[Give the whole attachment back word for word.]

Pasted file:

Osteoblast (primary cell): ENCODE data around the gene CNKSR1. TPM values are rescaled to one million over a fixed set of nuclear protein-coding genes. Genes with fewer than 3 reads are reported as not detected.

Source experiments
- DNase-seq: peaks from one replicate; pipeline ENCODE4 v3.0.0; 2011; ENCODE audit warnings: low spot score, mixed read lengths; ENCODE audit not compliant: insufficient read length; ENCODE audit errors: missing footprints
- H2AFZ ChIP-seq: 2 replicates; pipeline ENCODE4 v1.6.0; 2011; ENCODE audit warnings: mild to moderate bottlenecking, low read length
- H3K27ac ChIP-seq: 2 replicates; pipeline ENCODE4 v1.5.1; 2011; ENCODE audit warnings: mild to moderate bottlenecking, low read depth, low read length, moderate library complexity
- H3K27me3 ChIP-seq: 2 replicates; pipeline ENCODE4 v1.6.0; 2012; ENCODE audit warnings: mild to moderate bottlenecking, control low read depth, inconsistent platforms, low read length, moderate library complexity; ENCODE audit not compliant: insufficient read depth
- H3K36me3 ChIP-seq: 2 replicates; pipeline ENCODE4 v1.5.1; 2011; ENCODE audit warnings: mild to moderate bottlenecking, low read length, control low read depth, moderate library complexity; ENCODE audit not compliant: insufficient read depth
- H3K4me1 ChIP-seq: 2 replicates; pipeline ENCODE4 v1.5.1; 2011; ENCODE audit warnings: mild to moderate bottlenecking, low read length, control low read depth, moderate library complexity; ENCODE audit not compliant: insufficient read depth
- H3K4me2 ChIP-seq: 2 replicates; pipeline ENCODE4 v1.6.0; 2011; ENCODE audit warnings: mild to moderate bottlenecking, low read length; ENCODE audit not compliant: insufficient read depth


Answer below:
Osteoblast (primary cell): ENCODE data around the gene CNKSR1. TPM values are rescaled to one million over a fixed set of nuclear protein-coding genes. Genes with fewer than 3 reads are reported as not detected.

Source experiments
- DNase-seq: peaks from one replicate; pipeline ENCODE4 v3.0.0; 2011; ENCODE audit warnings: low spot score, mixed read lengths; ENCODE audit not compliant: insufficient read length; ENCODE audit errors: missing footprints
- H2AFZ ChIP-seq: 2 replicates; pipeline ENCODE4 v1.6.0; 2011; ENCODE audit warnings: mild to moderate bottlenecking, low read length
- H3K27ac ChIP-seq: 2 replicates; pipeline ENCODE4 v1.5.1; 2011; ENCODE audit warnings: mild to moderate bottlenecking, low read depth, low read length, moderate library complexity
- H3K27me3 ChIP-seq: 2 replicates; pipeline ENCODE4 v1.6.0; 2012; ENCODE audit warnings: mild to moderate bottlenecking, control low read depth, inconsistent platforms, low read length, moderate library complexity; ENCODE audit not compliant: insufficient read depth
- H3K36me3 ChIP-seq: 2 replicates; pipeline ENCODE4 v1.5.1; 2011; ENCODE audit warnings: mild to moderate bottlenecking, low read length, control low read depth, moderate library complexity; ENCODE audit not compliant: insufficient read depth
- H3K4me1 ChIP-seq: 2 replicates; pipeline ENCODE4 v1.5.1; 2011; ENCODE audit warnings: mild to moderate bottlenecking, low read length, control low read depth, moderate library complexity; ENCODE audit not compliant: insufficient read depth
- H3K4me2 ChIP-seq: 2 replicates; pipeline ENCODE4 v1.6.0; 2011; ENCODE audit warnings: mild to moderate bottlenecking, low read length; ENCODE audit not compliant: insufficient read depth